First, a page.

These grafts worked well in animals, but testing in humans is still a few years off
WEDNESDAY, April 7 (HealthDay News) -- Blood vessels engineered from laboratory-grown stem cells have worked well in animals, researchers say, and might someday replace the synthetic products now in use.
When needed for procedures such as bypass surgery, blood vessels now are usually taken from the person's body. Artificial grafts are used about 40 percent of the time, but those grafts are far from perfect, explained Stephen E. McIlhenny, a postdoctoral researcher at Thomas Jefferson University Hospital in Philadelphia. He was scheduled to report on the advance at an American Heart Association conference Thursday in San Francisco.
Artificial vessels "never become arterial-like," McIlhenny said. "They have been shown to close readily within one to three years, and they never contract or otherwise respond to changes in blood pressure."
By contrast, the tissue-engineered blood vessels that have been successfully tested in animals do behave more like the real thing because "they contain components of the natural artery," McIlhenny said.
The process of building such blood vessels starts with the extraction of human fat tissue from the region around the belly button, he said. "We isolate the cellular fraction of the tissue and further purify it," McIlhenny explained. "Then we differentiate them by cellular and mechanical means. These stem cells acquire the markers of the endothelial cells that line the interior of arteries."
The cells then are grown on a scaffold consisting of protein. The result is "a biological conduit that is more biomedical in nature than synthetic material," McIlhenny said.
The work done by the Thomas Jefferson researchers involved 10 rabbits. Five had stem-cell-derived grafts inserted in the aorta, the main heart artery, and five had grafts of the bare protein scaffold. After eight weeks, the five scaffold grafts showed the kind of thickening seen in human heart disease and evidence of blood clots, while the engineered grafts had significantly fewer signs of such problems, McIlhenny said.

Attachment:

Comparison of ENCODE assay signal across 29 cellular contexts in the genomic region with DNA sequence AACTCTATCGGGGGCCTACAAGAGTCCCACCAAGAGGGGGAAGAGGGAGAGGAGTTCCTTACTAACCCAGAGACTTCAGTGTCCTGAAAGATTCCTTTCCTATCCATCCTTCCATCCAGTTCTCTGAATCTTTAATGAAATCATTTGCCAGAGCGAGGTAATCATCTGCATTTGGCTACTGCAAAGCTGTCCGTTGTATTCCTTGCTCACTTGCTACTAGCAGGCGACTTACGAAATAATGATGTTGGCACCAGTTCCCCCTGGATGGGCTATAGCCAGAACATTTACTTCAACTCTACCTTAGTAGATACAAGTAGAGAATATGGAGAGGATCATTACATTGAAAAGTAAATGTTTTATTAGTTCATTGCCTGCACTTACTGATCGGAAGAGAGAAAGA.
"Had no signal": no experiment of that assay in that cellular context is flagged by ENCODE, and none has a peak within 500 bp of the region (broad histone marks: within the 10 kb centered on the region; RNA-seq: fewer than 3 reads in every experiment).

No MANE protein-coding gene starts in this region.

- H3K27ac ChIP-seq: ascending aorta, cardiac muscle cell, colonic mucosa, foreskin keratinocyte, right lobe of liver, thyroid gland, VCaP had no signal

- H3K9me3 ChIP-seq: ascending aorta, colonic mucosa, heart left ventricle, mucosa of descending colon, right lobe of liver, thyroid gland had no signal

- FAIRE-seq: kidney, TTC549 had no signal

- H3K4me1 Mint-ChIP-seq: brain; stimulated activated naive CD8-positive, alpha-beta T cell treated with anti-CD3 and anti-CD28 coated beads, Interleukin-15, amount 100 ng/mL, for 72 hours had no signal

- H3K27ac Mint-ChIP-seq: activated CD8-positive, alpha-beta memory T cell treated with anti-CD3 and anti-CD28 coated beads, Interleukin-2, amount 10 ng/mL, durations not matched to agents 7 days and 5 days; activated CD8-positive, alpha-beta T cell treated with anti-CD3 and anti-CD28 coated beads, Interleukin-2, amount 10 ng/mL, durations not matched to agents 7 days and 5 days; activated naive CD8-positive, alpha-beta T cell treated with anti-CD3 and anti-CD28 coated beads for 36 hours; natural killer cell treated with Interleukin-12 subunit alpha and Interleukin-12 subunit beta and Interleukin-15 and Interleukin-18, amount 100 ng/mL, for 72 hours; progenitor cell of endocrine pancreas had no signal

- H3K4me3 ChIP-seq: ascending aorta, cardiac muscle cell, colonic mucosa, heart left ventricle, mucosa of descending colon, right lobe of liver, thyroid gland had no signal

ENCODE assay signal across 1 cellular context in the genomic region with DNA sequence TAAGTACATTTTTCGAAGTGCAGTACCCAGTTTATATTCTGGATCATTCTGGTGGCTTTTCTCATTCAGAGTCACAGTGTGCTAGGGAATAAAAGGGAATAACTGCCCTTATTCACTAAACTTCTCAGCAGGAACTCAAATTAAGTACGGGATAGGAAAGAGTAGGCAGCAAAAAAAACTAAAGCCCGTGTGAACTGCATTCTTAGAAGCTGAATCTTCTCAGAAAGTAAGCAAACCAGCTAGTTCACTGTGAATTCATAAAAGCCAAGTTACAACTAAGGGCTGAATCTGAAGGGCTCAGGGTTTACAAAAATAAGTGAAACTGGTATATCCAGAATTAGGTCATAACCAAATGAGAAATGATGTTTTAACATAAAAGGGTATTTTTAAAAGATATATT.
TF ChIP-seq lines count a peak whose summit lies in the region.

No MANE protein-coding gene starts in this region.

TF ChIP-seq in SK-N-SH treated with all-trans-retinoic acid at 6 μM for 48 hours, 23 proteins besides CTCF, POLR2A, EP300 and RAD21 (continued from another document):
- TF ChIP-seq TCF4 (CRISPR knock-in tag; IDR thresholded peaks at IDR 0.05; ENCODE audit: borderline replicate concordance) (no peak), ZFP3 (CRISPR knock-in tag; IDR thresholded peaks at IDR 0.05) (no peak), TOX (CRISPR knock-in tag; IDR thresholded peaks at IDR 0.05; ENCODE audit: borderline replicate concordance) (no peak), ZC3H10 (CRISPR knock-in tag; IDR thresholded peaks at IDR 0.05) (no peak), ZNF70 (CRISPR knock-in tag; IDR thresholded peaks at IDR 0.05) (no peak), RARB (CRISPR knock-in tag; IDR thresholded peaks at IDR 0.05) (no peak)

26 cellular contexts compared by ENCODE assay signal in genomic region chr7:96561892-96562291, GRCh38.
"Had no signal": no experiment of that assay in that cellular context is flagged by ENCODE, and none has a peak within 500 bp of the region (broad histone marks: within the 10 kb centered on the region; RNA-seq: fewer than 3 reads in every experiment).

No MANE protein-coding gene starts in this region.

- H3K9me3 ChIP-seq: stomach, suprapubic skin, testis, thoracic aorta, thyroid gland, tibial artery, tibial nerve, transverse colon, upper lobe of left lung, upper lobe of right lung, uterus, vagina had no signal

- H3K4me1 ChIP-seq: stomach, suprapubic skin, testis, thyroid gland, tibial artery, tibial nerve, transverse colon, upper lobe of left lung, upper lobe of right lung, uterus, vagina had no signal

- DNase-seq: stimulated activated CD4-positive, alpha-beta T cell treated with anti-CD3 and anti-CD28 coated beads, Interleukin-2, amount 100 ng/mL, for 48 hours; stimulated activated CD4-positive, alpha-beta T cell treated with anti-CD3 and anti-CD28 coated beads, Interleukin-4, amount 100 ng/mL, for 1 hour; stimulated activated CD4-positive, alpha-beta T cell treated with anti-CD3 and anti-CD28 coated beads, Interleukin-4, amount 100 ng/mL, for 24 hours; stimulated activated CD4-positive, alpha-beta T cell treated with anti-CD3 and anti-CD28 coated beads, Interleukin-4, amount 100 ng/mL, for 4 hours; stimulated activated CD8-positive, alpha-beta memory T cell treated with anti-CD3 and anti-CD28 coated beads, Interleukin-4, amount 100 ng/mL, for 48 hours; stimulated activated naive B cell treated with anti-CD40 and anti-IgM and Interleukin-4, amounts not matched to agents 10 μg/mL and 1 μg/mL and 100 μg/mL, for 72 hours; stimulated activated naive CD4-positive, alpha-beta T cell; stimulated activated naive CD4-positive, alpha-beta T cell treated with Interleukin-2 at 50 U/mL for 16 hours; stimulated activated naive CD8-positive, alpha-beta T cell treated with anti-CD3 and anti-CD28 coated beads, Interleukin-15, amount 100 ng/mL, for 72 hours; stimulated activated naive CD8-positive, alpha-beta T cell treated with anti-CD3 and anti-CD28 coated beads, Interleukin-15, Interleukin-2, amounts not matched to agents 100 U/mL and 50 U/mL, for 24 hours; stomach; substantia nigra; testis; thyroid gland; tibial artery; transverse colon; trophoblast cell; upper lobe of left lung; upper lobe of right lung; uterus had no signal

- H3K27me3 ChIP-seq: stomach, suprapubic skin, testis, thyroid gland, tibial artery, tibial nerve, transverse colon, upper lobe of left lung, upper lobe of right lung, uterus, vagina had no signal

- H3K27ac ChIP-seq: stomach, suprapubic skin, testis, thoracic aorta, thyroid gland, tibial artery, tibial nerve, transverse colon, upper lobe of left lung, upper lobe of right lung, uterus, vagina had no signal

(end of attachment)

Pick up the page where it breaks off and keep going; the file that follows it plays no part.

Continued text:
He described the study as just the first step on a long road that could eventually lead to the use of engineered grafts in humans. Next will be a test of the grafts in larger animals, probably dogs. The series of experiments designed to lead to first human trials will take at least three years, McIlhenny said.
When and if they occur, the initial human trials would not use the engineered grafts for bypass procedures in the heart, he said. Instead, they might be tested in bypass procedures for peripheral arterial disease, which is blockage of arteries in the legs. They might also be tried as replacements for the synthetic vessels now used as connections to artificial kidneys for people who undergo dialysis.
Dr. Robert A. Hegele, co-chairman of the San Francisco conference and a professor of medicine and biochemistry at the University of Western Ontario, in Canada, said that better grafts for bypass surgery and other uses are highly desirable because of the high failure rate of those now used when natural blood vessels are not available. The failure rate ranges from 20 to 60 percent in a single year, he said.
Several efforts are underway to make better graft vessels through bioengineering, Hegele said. An intriguing aspect of the work at Thomas Jefferson, he said, is that it starts with easily obtainable fat cells, whereas others are relying on less available sources of cells, such as bone marrow.
The U.S. National Library of Medicine has more on bypass surgery.
SOURCES: Stephen E. McIlhenny, Ph.D., researcher, Thomas Jefferson University Hospital, Philadelphia; Robert A. Hegele, M.D., professor, medicine and biochemistry, University of Western Ontario, London, Ontario, Canada; April 8, 2010, presentation, American Heart Association Arteriosclerosis, Thrombosis and Biology Annual Conference, San Francisco
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